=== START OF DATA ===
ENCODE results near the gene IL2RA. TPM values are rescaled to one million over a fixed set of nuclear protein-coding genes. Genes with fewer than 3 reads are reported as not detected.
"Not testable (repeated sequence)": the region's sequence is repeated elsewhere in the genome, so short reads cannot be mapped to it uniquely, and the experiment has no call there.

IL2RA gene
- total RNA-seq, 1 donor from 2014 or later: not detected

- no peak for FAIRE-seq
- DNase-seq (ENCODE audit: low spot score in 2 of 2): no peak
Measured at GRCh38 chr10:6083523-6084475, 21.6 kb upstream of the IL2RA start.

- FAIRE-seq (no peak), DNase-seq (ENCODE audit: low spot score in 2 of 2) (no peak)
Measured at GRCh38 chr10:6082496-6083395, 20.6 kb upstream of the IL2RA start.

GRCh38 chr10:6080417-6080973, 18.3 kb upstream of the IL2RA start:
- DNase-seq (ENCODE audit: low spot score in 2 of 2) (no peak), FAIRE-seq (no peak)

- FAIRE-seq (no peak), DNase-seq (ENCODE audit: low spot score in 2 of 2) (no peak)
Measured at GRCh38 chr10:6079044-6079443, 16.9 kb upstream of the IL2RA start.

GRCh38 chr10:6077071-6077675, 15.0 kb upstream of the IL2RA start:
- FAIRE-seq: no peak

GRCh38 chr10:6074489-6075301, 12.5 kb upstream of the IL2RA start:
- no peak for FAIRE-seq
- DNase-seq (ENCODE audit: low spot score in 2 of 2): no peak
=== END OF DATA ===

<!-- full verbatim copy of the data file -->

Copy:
ENCODE results near the gene IL2RA. TPM values are rescaled to one million over a fixed set of nuclear protein-coding genes. Genes with fewer than 3 reads are reported as not detected.
"Not testable (repeated sequence)": the region's sequence is repeated elsewhere in the genome, so short reads cannot be mapped to it uniquely, and the experiment has no call there.

IL2RA gene
- total RNA-seq, 1 donor from 2014 or later: not detected

- no peak for FAIRE-seq
- DNase-seq (ENCODE audit: low spot score in 2 of 2): no peak
Measured at GRCh38 chr10:6083523-6084475, 21.6 kb upstream of the IL2RA start.

- FAIRE-seq (no peak), DNase-seq (ENCODE audit: low spot score in 2 of 2) (no peak)
Measured at GRCh38 chr10:6082496-6083395, 20.6 kb upstream of the IL2RA start.

GRCh38 chr10:6080417-6080973, 18.3 kb upstream of the IL2RA start:
- DNase-seq (ENCODE audit: low spot score in 2 of 2) (no peak), FAIRE-seq (no peak)

- FAIRE-seq (no peak), DNase-seq (ENCODE audit: low spot score in 2 of 2) (no peak)
Measured at GRCh38 chr10:6079044-6079443, 16.9 kb upstream of the IL2RA start.

GRCh38 chr10:6077071-6077675, 15.0 kb upstream of the IL2RA start:
- FAIRE-seq: no peak

GRCh38 chr10:6074489-6075301, 12.5 kb upstream of the IL2RA start:
- no peak for FAIRE-seq
- DNase-seq (ENCODE audit: low spot score in 2 of 2): no peak